Liberals are not pleased with President Obama's tax deal with congressional Republicans. There have been multiple suggestions that he risks a liberal revolt, and that he could wind up like Jimmy Carter. Matt Bai of the New York Times writes:

President Obama’s compromise with Republicans on extending tax cuts for the wealthy, which his self-described progressive critics see as a profound betrayal, is bound to intensify a debate that has been bubbling up on liberal blogs and e-mail lists in recent weeks — whether or not the president who embodied “hope and change” in 2008 should face a primary challenge in 2012.

The idea seems to have little momentum for now, not least because there isn’t an obvious candidate, and because such a challenge would seem to have about as much chance of success as, say, a reality show about David Hasselhoff. That a primary is being openly discussed, though, reflects how fully Mr. Obama’s relationship with his party’s liberal activists has ruptured and the considerable confusion on the left over what to do about it.

I argued earlier in the week that Obama could not, practically speaking, be primaried. But what, if anything, could the left do to rebuke Obama for his heresy on taxes?

The answer: zip, zilch, nada. They have no tools in their toolbox on this one. Not only will the left not primary the president, but when push comes to shove they will support him as enthusiastically as they ever have.

In 1960, John F. Kennedy wrapped up the Democratic presidential nomination on the first ballot at the convention in Los Angeles, but he had a challenge: whom would he select for the vice presidency? Kennedy's electoral strategy that year was going to be quite unlike Truman's in 1948. His plan was to focus on the big industrial states with plenty of electoral votes -- Illinois, Michigan, New York, Pennsylvania. He expected the rural states in the Midwest and Mountain West to go for Richard Nixon, so he planned to emphasize states with big urban centers. But any way he did the math, he always ended up needing one state that didn't seem to be in the bag: Texas. The Lone Star State had been wobbly for the Democrats for some time. Texas Democrats had tried to stage a mini-revolt against FDR in 1944, and it had gone for Eisenhower in 1952 and 1956 (and, just as worrisome for Kennedy, for Herbert Hoover against Catholic Al Smith in 1928). With JFK at the top of the ticket in 1960, Republican Richard Nixon stood a real shot in Texas.

The solution Kennedy chose was to put Lyndon Johnson of Texas -- Senate majority leader and runner-up in the presidential battle -- in the vice presidential slot. But organized labor was apoplectic over this decision. LBJ had voted for the reviled Taft-Hartley Act in 1947, which had substantially curtailed the ability of organized labor to coordinate activities across states and industries. When labor leaders found out about JFK's decision, they read Kennedy the riot act. But ultimately, not only did they assent to LBJ, they worked their tails off for the ticket in the general election campaign. All that smoke and no fire. Why? Why didn't labor leave the Democratic coalition that year, in protest of the seemingly anti-union LBJ?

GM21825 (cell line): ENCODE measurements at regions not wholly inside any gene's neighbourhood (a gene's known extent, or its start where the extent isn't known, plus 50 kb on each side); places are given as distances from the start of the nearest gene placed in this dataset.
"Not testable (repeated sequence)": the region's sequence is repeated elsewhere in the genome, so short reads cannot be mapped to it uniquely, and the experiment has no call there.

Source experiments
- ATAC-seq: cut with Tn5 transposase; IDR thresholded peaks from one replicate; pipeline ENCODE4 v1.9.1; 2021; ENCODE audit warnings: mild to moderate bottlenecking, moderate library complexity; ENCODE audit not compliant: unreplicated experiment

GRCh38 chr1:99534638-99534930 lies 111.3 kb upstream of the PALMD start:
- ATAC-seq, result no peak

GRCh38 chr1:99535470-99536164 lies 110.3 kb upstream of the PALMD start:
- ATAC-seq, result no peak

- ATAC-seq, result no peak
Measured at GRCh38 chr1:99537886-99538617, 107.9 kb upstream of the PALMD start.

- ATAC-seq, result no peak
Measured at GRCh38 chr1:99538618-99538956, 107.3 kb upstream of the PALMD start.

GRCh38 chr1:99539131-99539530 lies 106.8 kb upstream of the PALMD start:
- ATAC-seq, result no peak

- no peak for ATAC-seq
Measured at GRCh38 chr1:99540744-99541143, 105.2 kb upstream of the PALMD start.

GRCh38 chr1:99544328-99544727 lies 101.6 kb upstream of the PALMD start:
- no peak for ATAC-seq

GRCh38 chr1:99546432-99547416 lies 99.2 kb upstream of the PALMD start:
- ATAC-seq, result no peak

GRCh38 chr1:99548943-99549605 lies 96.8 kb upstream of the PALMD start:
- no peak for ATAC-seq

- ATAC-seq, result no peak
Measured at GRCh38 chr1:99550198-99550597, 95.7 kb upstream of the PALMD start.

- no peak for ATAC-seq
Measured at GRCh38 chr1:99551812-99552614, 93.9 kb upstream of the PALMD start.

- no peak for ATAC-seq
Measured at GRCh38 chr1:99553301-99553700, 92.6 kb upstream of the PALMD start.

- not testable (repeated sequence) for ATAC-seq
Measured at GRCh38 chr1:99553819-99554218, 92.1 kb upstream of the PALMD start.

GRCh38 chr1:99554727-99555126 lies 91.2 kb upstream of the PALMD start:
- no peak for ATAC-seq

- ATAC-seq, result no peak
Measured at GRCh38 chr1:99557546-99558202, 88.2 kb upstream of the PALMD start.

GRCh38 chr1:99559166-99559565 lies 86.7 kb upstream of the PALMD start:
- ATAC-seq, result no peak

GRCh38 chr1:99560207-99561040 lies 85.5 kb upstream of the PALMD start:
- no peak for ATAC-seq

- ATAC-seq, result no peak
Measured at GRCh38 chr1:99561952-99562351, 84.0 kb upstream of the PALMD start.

Three words: President Richard Nixon. As much as labor might have disliked LBJ's vote on Taft-Hartley, they were utterly terrified of the prospect of a Nixon presidency. So, they jumped on board. In the long run, the move paid off, since Kennedy signed an executive order that gave labor collective bargaining rights with the federal government, and today public sector labor is even larger than private sector labor.

Liberals are understandably grinding their teeth right now over Obama's tax cut deal. They are angry that he is not as liberal as they thought he was, or at least that he is not as willing to fight for his liberal beliefs as they would like. But when push comes to shove, they will be there full tilt for the president because they will detest whomever the Republicans nominate. One cannot win the presidential nomination in the conservative-dominated Republican Party without thoroughly antagonizing American liberals. Look, for instance, at how the liberals came to hate John McCain, who was much more conciliatory than whomever the Grand Old Party will nominate in 2012. All of the well-known Republican candidates (Huckabee, Romney, Palin) already bother the liberals, and if a currently lesser-known candidate wins the nomination, the left will come to despise him or her with all the intensity they can muster.

And if hatred of the GOP will not be enough, watch Team Obama exploit the memory of the 2000 presidential election. Al Gore would have won that election were it not for the candidacy of Ralph Nader, who ran as well as he did because of a belief among some liberals that there was no real difference between Democrats and Republicans. The Clinton administration looked too similar to the Bush 41 administration for those liberals, and many of them could not understand why they should support the heir to Clinton over the heir to Bush. Nader's 2.7 percent of the vote made the difference in Florida and New Hampshire, and swung the presidency to George W. Bush. It was just 10 years ago that the left learned that there was a dime's worth of difference between the two parties, and there is no way the Obama campaign will let them forget it.

The left is going to do here exactly what it did with the public option during the health care debate. It is going to gripe about how Obama has been a massive disappointment, then dutifully fall into line behind him. By Election Day 2012 all of the liberals talking up a primary challenge today will see the choice on the ballot as though it is the Battle of Armmageddon, with President Obama valiantly defending the forces of good. If he wins, they'll weep with joy.

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